tcnj magazine logo

Running marathons keeps this high-flying alum’s feet on the ground

Running marathons keeps this high-flying alum’s feet on the ground
Chris Curto ’03 (right) gave his friend Brandon Rodkewitz ’10 a “lift” to the Lion’s cross-country meet in Oneonta, NY, in a Cessna 172. 

Assistant cross country coach Chris Curto ’03 found an interesting way to travel to the team’s regional meet in Oneonta, New York: a Cessna 172.

Curto, who earned his pilot’s license in 2006, had been telling Head Coach Phil Jennings for years that he was going to fly to one of the team’s meets. With perfect weather forecast for the day of the Atlantic Regional Championships on November 13, Curto decided to make good on his statement.

He took off early that morning from Trenton–Mercer Airport for the 135-nautical-mile flight to Oneonta. Along the way, Curto touched down at Andover Airport to pick up a friend, former Lions’ runner Brandon Rodkewitz ’10. (Rodkewitz’s tweet captured the moment perfectly: “Nothing like rolling up to a deserted airfield & having your assistant coach pick u up in a Cessna to fly to regionals. Good Luck TCNJ!”). When the two landed in Oneonta Municipal Airport, a team member was there to give them a ride to the course. Total one-way travel time for Curto that morning: 90 minutes.

“It took the team bus about four and a half hours to make the trip the day before,” Curto said with a laugh.

Curto said he’s been fascinated with planes since childhood, and promised himself early on that he’d take flying lessons if he could ever afford them. After saving enough money from his job teaching 8th grade social studies at Reynolds Middle School, he enrolled in Royal Karina’s flight school at Trenton–Mercer airport. He completed much of the written course work on his own, relying on the school’s instructors to help him log enough time in the air to earn a private pilot’s license, which enables him to fly single-engine land planes under visual flight rules.

When asked if he was nervous the first time he flew solo, Curto explained, “When you describe the experience to someone who hasn’t done it before, it seems like it would be nerve-wracking, but when you actually do it, it’s more of a challenge than anything else.”

Staring down challenges is a part of what makes Curto tick, and when he’s not overcoming them in the air he enjoys doing so on the ground. After getting his pilot’s license, the former high school and college distance runner set his sights on tackling another personal goal: running a marathon.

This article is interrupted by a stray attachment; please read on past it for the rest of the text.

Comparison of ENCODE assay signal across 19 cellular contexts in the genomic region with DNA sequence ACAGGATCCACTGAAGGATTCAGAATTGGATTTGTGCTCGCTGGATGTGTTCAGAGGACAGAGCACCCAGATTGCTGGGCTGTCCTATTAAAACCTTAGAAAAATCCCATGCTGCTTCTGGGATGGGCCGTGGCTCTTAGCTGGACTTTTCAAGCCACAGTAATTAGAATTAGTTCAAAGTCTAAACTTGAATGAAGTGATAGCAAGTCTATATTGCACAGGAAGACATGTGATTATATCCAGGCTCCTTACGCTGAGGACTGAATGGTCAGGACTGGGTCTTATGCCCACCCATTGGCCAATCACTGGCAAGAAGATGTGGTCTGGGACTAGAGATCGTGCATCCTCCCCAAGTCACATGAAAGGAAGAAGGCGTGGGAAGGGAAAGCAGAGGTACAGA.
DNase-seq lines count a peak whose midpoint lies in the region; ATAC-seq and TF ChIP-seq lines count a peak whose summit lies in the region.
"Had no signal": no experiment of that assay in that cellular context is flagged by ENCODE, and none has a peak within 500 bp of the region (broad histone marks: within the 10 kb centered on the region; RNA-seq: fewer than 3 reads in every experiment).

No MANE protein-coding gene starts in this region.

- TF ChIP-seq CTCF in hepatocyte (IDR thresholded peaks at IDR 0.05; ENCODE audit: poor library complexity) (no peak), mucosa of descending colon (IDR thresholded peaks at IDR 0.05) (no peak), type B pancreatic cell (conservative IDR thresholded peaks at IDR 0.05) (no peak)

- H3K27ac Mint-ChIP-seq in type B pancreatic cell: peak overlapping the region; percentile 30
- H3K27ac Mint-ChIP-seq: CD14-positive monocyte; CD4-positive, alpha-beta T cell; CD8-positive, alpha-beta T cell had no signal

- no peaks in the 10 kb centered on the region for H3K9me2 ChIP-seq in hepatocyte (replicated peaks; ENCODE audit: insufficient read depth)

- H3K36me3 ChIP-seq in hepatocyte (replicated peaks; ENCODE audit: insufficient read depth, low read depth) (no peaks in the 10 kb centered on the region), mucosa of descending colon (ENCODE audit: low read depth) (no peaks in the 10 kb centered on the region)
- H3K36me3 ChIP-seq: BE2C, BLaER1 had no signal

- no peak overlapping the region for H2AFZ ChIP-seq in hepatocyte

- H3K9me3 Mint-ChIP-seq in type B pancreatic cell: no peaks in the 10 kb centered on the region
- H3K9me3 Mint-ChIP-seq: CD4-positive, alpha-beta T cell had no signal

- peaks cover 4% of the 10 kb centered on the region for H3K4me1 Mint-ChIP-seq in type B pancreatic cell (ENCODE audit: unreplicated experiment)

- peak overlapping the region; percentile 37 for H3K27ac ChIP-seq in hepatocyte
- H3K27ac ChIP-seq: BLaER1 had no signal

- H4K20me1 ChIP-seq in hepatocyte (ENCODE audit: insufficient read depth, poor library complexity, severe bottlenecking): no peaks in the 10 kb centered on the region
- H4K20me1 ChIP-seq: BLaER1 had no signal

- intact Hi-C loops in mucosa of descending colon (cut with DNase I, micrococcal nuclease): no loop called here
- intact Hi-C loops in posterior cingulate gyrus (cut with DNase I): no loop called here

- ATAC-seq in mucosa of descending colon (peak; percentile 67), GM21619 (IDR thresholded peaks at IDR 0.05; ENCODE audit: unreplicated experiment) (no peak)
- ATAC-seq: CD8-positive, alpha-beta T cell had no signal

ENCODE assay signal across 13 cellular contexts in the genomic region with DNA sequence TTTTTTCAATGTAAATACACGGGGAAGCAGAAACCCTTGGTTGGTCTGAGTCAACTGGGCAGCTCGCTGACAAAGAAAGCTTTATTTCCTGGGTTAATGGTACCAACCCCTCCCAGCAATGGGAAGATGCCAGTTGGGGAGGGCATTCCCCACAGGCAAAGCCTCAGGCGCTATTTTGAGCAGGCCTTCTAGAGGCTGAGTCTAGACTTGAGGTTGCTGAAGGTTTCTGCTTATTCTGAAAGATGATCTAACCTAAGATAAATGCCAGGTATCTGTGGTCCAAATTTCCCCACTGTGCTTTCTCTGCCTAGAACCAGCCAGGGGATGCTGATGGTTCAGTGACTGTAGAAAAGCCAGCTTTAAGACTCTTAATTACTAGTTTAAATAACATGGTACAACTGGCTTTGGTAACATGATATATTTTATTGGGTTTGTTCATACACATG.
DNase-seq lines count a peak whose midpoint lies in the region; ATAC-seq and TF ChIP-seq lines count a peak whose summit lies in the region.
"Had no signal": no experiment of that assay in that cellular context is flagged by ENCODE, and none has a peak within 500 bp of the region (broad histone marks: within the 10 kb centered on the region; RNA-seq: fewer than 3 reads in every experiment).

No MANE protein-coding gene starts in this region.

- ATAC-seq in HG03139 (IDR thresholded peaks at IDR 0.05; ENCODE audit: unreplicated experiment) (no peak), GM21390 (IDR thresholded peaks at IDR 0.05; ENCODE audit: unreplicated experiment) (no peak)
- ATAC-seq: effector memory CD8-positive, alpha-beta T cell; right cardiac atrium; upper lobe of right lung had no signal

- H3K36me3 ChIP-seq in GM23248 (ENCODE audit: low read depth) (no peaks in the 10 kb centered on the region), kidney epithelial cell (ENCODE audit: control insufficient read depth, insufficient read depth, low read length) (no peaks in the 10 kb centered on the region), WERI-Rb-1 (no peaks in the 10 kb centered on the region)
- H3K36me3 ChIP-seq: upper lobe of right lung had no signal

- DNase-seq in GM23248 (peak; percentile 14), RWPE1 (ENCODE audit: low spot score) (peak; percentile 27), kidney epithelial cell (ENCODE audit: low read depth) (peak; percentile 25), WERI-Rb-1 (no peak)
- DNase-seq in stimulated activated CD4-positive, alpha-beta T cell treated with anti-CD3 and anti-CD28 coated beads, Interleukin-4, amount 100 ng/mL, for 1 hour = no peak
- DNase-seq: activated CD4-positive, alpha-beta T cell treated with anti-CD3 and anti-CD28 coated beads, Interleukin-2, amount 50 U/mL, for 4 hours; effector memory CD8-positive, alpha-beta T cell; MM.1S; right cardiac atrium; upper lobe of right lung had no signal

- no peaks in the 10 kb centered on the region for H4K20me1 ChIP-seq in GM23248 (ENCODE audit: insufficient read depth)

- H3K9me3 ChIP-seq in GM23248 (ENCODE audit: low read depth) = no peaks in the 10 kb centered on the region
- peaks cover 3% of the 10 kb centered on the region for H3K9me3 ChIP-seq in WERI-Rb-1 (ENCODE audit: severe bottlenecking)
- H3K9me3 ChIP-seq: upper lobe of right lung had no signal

“I always had it in the back of my mind that someday I’d run one,” he said. His first marathon was New York’s in 2007, where he finished in 2:47. “Competing in New York was such a cool experience, but I knew I could run faster,” he said. “So I set a goal for myself [that] I wanted to run another marathon to see if I could [finish] faster.”

Curto making his final approach before landing in Oneonta. Curto’s time in New York had qualified him for the Boston Marathon, which he said is “a Mecca for marathon runners.” Unlike New York, where anyone can enter a lottery to win a spot in the race, “You have to qualify to get into Boston, so everyone competing there has already finished a marathon,” Curto said. Boston’s hilly terrain also presents a far more challenging course than New York. Despite this, Curto posted a better time in Boston (2:39) than he did two years earlier in New York.

“It was a personal record, so I was pretty excited,” Curto said. But he was still determined to run faster, and entered last fall’s Chicago Marathon with the goal of finishing in 2:30. He said he ran 70 to 80 miles a week over the summer to train, and although he missed the mark he set for himself—“I was on pace, but sort of fell apart at the end,” he explained—he finished with a personal best time of 2:35.

Jennings, who ran Chicago with Curto, offered this assessment of his assistant coach’s drive and athleticism: “People would say to me, ‘Oh you’re running with Chris in the Chicago marathon.’ And I’d say, ‘Well, I’m running a marathon, but Chris is racing a marathon.’” Curto brings that same spirit to his coaching duties with TCNJ’s cross country and track teams, Jennings said.

“As a recent graduate, Chris brings a great enthusiasm and pride for the program. He knows what the program has done in the past, and wants to see it continue,” Jennings said. Curto’s teaching background also makes him a great addition to the coaching staff, Jennings added. “Chris comes at things in a very methodical way,” Jennings said, citing Curto’s work with the Lions’ steeplechase runners as one example. “He was 10th in the country in steeplechase during his senior year, and he works with TCNJ’s group on all of the extra things they need to learn to go from being distance runners to running over hurdles on a track. His expertise and enthusiasm in that respect are a great help.”

Though he is unsure when his next marathon will be, Curto already has his sights set on his next challenge. “My ultimate goal is to become a flight instructor,” he said, a process that will require him to get his instrument rating and pass several more tests.

“I love teaching and I love flying. Being certified as a flight instructor would be a great way to make money doing something I really enjoy.”

Photos this page (c) Brandon Rodkewitz ’10

Leave a reply

© The College of New Jersey. All Rights Reserved.